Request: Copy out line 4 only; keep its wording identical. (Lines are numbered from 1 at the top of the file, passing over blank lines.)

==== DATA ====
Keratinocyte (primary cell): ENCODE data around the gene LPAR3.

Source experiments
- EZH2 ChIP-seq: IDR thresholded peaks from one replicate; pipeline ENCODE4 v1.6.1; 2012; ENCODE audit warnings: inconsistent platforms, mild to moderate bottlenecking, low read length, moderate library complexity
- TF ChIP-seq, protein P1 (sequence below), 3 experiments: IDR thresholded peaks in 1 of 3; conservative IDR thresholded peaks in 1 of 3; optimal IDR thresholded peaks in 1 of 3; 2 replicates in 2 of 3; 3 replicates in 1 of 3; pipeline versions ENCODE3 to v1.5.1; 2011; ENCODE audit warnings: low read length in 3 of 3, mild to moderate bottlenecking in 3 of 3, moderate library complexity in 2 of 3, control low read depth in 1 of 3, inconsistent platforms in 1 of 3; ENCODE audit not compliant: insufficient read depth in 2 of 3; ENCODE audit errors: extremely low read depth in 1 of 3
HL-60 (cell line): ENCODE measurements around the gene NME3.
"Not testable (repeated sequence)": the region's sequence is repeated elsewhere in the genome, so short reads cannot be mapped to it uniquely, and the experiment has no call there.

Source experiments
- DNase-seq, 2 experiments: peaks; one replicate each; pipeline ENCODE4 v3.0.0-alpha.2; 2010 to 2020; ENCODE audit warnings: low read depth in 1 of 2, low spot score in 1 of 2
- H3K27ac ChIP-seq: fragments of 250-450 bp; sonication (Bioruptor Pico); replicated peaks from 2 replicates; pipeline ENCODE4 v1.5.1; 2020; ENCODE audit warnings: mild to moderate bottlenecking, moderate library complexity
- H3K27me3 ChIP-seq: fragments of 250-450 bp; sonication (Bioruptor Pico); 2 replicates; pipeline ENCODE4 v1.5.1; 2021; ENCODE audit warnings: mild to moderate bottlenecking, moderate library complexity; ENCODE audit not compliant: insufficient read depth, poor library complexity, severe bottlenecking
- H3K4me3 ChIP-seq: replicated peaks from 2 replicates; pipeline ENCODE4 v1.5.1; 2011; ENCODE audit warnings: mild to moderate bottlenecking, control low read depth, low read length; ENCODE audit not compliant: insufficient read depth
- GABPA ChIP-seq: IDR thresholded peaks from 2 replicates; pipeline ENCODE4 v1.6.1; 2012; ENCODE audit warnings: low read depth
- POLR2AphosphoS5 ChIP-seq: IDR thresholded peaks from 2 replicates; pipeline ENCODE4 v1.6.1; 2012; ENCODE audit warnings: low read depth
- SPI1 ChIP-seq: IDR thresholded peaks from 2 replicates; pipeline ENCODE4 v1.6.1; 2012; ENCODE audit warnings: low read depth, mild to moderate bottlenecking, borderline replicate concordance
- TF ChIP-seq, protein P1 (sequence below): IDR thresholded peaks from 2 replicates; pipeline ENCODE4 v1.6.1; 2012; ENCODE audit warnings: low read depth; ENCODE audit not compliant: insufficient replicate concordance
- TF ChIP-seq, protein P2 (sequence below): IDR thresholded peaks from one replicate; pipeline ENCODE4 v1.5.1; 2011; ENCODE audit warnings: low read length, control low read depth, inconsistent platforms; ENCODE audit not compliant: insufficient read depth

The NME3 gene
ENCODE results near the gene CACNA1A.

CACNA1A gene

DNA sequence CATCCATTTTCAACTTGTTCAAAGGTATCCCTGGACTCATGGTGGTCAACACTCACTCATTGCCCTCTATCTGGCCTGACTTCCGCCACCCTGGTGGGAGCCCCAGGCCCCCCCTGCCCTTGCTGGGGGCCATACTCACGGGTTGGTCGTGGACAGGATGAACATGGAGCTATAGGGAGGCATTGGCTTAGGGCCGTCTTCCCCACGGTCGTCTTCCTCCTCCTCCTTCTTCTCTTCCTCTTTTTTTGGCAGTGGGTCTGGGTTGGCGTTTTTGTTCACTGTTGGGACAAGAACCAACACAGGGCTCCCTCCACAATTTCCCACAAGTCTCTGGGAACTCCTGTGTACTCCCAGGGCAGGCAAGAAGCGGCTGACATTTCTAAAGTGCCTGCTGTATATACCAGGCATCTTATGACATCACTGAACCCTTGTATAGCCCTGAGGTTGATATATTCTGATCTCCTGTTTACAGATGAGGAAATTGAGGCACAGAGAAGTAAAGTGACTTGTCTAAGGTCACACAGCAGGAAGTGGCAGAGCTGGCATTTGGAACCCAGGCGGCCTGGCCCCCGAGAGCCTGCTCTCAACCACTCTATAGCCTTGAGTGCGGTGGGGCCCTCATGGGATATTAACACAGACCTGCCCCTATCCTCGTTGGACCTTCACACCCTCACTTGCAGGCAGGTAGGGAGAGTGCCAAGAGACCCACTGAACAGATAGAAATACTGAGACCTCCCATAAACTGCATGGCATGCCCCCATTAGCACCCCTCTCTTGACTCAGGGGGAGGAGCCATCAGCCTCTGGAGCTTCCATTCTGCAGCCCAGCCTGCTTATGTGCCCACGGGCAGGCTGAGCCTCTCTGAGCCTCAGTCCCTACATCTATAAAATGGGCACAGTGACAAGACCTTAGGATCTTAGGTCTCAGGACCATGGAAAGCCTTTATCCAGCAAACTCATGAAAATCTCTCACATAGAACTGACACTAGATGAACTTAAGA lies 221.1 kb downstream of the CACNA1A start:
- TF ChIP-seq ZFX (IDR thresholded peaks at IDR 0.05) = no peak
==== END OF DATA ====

- TF ChIP-seq, protein P1 (sequence below), 3 experiments: IDR thresholded peaks in 1 of 3; conservative IDR thresholded peaks in 1 of 3; optimal IDR thresholded peaks in 1 of 3; 2 replicates in 2 of 3; 3 replicates in 1 of 3; pipeline versions ENCODE3 to v1.5.1; 2011; ENCODE audit warnings: low read length in 3 of 3, mild to moderate bottlenecking in 3 of 3, moderate library complexity in 2 of 3, control low read depth in 1 of 3, inconsistent platforms in 1 of 3; ENCODE audit not compliant: insufficient read depth in 2 of 3; ENCODE audit errors: extremely low read depth in 1 of 3